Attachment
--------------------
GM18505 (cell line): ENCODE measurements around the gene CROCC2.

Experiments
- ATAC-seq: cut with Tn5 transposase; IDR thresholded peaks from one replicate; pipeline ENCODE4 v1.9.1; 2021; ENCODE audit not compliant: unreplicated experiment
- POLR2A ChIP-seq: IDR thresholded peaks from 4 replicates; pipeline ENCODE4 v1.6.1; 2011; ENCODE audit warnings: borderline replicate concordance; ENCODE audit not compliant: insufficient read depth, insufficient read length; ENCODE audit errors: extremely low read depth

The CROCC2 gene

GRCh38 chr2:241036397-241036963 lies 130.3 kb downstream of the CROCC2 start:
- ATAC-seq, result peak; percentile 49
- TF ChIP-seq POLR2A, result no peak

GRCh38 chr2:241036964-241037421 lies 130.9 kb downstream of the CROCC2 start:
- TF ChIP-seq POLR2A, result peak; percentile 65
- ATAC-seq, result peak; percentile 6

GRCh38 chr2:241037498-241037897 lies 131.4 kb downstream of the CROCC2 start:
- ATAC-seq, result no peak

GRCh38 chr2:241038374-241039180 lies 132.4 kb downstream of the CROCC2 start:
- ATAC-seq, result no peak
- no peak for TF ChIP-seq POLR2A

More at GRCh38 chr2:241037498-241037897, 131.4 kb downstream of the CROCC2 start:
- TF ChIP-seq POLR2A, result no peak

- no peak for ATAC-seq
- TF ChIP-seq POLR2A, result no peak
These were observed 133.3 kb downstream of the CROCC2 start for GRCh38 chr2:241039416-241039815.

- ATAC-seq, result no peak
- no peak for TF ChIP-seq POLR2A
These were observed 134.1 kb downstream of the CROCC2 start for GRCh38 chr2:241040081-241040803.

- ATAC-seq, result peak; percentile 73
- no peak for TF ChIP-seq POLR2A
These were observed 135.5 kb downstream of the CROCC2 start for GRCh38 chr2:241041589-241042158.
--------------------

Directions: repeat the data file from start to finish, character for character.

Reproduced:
GM18505 (cell line): ENCODE measurements around the gene CROCC2.

Experiments
- ATAC-seq: cut with Tn5 transposase; IDR thresholded peaks from one replicate; pipeline ENCODE4 v1.9.1; 2021; ENCODE audit not compliant: unreplicated experiment
- POLR2A ChIP-seq: IDR thresholded peaks from 4 replicates; pipeline ENCODE4 v1.6.1; 2011; ENCODE audit warnings: borderline replicate concordance; ENCODE audit not compliant: insufficient read depth, insufficient read length; ENCODE audit errors: extremely low read depth

The CROCC2 gene

GRCh38 chr2:241036397-241036963 lies 130.3 kb downstream of the CROCC2 start:
- ATAC-seq, result peak; percentile 49
- TF ChIP-seq POLR2A, result no peak

GRCh38 chr2:241036964-241037421 lies 130.9 kb downstream of the CROCC2 start:
- TF ChIP-seq POLR2A, result peak; percentile 65
- ATAC-seq, result peak; percentile 6

GRCh38 chr2:241037498-241037897 lies 131.4 kb downstream of the CROCC2 start:
- ATAC-seq, result no peak

GRCh38 chr2:241038374-241039180 lies 132.4 kb downstream of the CROCC2 start:
- ATAC-seq, result no peak
- no peak for TF ChIP-seq POLR2A

More at GRCh38 chr2:241037498-241037897, 131.4 kb downstream of the CROCC2 start:
- TF ChIP-seq POLR2A, result no peak

- no peak for ATAC-seq
- TF ChIP-seq POLR2A, result no peak
These were observed 133.3 kb downstream of the CROCC2 start for GRCh38 chr2:241039416-241039815.

- ATAC-seq, result no peak
- no peak for TF ChIP-seq POLR2A
These were observed 134.1 kb downstream of the CROCC2 start for GRCh38 chr2:241040081-241040803.

- ATAC-seq, result peak; percentile 73
- no peak for TF ChIP-seq POLR2A
These were observed 135.5 kb downstream of the CROCC2 start for GRCh38 chr2:241041589-241042158.